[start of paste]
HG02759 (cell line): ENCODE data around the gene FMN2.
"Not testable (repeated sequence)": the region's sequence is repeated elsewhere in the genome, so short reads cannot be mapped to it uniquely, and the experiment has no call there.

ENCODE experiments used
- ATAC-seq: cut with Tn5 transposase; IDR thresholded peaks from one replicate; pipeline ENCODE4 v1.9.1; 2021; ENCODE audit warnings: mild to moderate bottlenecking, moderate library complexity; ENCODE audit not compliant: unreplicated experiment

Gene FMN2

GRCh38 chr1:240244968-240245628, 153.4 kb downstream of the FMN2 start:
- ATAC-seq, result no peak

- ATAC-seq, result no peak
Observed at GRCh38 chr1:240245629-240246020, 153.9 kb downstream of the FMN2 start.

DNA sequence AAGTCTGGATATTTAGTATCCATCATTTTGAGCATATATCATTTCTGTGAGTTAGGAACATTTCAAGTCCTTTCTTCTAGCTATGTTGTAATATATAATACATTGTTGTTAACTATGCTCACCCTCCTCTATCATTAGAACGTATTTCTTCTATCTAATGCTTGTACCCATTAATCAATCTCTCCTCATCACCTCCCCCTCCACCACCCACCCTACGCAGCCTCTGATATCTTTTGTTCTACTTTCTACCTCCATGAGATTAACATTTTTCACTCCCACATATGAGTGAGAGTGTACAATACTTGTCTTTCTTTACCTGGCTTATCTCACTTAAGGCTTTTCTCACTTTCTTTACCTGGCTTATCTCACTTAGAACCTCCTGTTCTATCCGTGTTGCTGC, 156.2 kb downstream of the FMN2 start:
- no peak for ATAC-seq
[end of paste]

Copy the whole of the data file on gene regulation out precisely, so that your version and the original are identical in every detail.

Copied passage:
HG02759 (cell line): ENCODE data around the gene FMN2.
"Not testable (repeated sequence)": the region's sequence is repeated elsewhere in the genome, so short reads cannot be mapped to it uniquely, and the experiment has no call there.

ENCODE experiments used
- ATAC-seq: cut with Tn5 transposase; IDR thresholded peaks from one replicate; pipeline ENCODE4 v1.9.1; 2021; ENCODE audit warnings: mild to moderate bottlenecking, moderate library complexity; ENCODE audit not compliant: unreplicated experiment

Gene FMN2

GRCh38 chr1:240244968-240245628, 153.4 kb downstream of the FMN2 start:
- ATAC-seq, result no peak

- ATAC-seq, result no peak
Observed at GRCh38 chr1:240245629-240246020, 153.9 kb downstream of the FMN2 start.

DNA sequence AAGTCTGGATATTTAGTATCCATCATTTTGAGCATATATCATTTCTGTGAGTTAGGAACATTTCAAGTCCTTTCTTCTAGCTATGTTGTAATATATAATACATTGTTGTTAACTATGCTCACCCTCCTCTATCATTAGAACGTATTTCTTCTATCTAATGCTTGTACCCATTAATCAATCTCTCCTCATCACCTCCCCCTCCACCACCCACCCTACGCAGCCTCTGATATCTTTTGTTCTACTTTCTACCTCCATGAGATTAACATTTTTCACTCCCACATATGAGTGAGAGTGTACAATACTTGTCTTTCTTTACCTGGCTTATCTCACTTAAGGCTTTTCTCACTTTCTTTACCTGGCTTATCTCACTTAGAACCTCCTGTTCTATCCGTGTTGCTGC, 156.2 kb downstream of the FMN2 start:
- no peak for ATAC-seq